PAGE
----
In the trial use book Holy Women, Holy Men today is the feast day (day of remembrance) of Christina Rossetti. To venerate her life, work and ministry I present a précis of her biography along with a poem (where Holy Women, Holy Men is quoted directly quotes are used) :
Christina Rossetti was ” among the more important poets of the nineteenth century”. Her father was a professor and her mother was a devout evangelical Christian. Her eldest sister, Maria, entered an Anglican convent and her poet-painter brother, Dante, was a leading figure in the Pre-Raphaelite movement of the nineteenth century. She suffered from poor health most of her life, being diagnosed variously with tuberculosis or angina, and led a retiring and somewhat cloistered life. In spite of this she produced an enormous quantity of verse and was lively and ongoing (in) conversation with the members of Dante’s “Pre-Raphaelite Brotherhood.”* She died of cancer in 1894.
Rossetti practiced her art during mid-nineteenth century England’s Industrial Revolution. During this period the effects of industrialization “caused enormous political and cultural change and social displacement.” Many people in England, even those benefitting from the changes, were revolted by the ugliness and misery that attended urban slums and the abandoned rural areas as well. In response there was a nostalgic attempt to restore England’s mythic and legendary past. There was an interest in reviving the “Medieval”, including Gothic architecture. “Gothic” was originally a derogatory term used to describe architecture that was rude or barbaric.
Playing into this desire to return to the legendary past was the Tractarian or Oxford Movements. One of the prime movers in this movement was the Reverend John Henry Newman an Anglican priest who eventually converted to Roman Catholicism and was created a Cardinal by the Pope. The poem I present today was written to honor him.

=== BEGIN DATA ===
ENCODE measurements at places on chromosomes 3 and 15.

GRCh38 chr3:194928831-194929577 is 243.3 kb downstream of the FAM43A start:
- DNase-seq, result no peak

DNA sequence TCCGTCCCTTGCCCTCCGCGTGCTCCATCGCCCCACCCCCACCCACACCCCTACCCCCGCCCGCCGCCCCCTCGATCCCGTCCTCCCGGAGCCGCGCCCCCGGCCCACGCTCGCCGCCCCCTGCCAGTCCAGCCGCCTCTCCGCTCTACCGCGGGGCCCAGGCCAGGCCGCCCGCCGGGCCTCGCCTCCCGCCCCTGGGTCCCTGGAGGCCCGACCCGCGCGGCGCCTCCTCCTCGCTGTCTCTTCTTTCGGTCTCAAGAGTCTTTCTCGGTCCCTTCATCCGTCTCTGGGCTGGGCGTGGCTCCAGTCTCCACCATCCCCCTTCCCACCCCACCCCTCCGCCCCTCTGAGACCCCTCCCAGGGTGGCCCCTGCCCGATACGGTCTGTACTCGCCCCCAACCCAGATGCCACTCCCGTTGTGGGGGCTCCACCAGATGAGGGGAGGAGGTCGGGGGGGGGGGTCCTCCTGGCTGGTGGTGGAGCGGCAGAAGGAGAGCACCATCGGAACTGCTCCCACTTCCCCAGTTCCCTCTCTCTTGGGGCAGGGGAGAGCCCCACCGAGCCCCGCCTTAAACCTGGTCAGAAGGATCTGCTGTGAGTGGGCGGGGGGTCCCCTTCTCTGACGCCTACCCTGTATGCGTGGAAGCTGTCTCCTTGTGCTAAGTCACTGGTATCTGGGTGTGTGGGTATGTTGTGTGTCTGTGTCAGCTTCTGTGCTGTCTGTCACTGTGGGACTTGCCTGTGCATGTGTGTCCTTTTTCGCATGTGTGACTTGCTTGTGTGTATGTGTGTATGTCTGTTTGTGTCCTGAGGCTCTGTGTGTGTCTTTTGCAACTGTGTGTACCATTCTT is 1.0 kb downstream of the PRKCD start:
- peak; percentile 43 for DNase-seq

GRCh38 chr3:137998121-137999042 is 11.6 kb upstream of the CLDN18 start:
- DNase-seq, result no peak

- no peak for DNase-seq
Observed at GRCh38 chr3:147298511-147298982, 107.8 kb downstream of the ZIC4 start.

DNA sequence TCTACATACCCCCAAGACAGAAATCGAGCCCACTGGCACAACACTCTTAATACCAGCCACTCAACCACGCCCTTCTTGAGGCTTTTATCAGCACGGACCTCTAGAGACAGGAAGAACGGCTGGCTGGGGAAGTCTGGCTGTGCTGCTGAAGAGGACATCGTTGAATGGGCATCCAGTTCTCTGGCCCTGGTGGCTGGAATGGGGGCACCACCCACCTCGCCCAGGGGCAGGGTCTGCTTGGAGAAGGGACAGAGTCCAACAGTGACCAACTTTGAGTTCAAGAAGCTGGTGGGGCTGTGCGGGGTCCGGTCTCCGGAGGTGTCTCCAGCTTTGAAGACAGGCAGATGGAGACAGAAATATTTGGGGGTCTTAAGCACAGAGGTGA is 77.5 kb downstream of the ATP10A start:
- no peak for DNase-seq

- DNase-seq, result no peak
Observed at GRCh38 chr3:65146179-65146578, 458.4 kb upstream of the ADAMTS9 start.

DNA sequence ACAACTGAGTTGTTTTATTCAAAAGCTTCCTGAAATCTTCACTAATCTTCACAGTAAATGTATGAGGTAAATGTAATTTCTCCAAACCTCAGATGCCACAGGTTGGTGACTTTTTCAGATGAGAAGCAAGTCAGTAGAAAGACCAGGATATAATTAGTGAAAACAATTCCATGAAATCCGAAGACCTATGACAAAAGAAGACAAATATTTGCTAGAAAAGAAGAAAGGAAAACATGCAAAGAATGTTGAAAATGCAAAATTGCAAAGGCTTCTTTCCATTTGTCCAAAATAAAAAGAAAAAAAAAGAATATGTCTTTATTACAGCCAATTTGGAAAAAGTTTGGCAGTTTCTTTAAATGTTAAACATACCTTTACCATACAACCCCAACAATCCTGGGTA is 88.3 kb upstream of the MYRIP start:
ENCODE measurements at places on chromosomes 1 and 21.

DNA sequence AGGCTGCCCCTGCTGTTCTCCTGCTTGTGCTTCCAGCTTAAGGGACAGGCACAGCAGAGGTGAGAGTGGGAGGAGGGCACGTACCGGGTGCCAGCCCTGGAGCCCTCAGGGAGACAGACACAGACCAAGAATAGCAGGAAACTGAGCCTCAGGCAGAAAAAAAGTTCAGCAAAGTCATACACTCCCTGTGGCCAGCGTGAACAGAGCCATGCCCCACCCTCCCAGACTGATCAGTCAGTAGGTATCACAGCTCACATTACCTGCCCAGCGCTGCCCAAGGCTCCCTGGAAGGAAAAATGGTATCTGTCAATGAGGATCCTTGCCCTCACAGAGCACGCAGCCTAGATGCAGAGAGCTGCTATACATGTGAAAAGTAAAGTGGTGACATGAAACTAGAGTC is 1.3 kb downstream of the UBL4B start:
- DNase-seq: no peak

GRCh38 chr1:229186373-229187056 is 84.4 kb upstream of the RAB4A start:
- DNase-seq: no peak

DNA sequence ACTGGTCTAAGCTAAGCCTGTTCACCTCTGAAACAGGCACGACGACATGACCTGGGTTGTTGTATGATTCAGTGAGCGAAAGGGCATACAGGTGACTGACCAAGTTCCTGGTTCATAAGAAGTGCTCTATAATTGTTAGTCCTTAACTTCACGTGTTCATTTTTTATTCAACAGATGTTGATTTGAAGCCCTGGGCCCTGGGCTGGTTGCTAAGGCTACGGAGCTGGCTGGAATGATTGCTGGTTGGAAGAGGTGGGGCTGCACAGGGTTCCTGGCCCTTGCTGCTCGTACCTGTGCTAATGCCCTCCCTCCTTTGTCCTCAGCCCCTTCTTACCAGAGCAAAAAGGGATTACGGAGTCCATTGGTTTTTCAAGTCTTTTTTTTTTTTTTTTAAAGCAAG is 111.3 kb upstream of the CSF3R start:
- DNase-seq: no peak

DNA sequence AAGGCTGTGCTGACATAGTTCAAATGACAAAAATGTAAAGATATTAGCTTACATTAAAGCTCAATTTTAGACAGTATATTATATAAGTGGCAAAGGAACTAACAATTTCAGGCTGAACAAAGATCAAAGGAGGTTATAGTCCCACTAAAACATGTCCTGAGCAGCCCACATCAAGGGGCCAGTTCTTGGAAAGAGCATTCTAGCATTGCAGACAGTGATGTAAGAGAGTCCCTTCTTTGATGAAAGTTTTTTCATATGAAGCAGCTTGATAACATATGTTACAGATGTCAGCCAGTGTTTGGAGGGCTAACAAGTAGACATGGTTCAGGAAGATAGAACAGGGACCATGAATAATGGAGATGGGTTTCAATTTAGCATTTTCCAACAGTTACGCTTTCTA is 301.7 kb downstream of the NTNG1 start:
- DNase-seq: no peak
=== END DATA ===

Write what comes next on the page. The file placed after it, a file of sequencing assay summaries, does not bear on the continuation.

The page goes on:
” Unlike some of the Pre-Raphaelites with whom she was in relationship, Rossetti embraced Christian faith and practice. Over five hundred of her poems were devotional . They were related to the liturgy, the feasts an fasts of the liturgical year, and to biblical “dialogues” with Christ.”
“In the grave, whither thou goest.”
O weary Champion of the Cross, lie still:
Sleep thou at length the all-embracing sleep:
Long was thy sowing day, rest now and reap:
Thy fast was long, feast now thy spirit’s fill.
Yea, take thy fill of love, because thy will
Chose love not in the shallows but the deep:
Thy tides were springtides, set against the neap
Of calmer souls: thy flood rebuked their rill.
Now night has come to thee–please God, of rest:
So some time must it come to every man;
To first and last, where many last are first.
Now fixed and finished thine eternal plan,
Thy best has done its best, thy worst its worst:
Thy best its best, please God, thy best its best.
- The group’s intention was to reform art by rejecting what it considered the mechanistic approach first adopted by Mannerist artists who succeeded Raphael and Michelangelo. Its members believed the Classical poses and elegant compositions of Raphael in particular had been a corrupting influence on the academic teaching of art, hence the name “Pre-Raphaelite”. see Pre-Raphaelite Brotherhood, Wikipedia .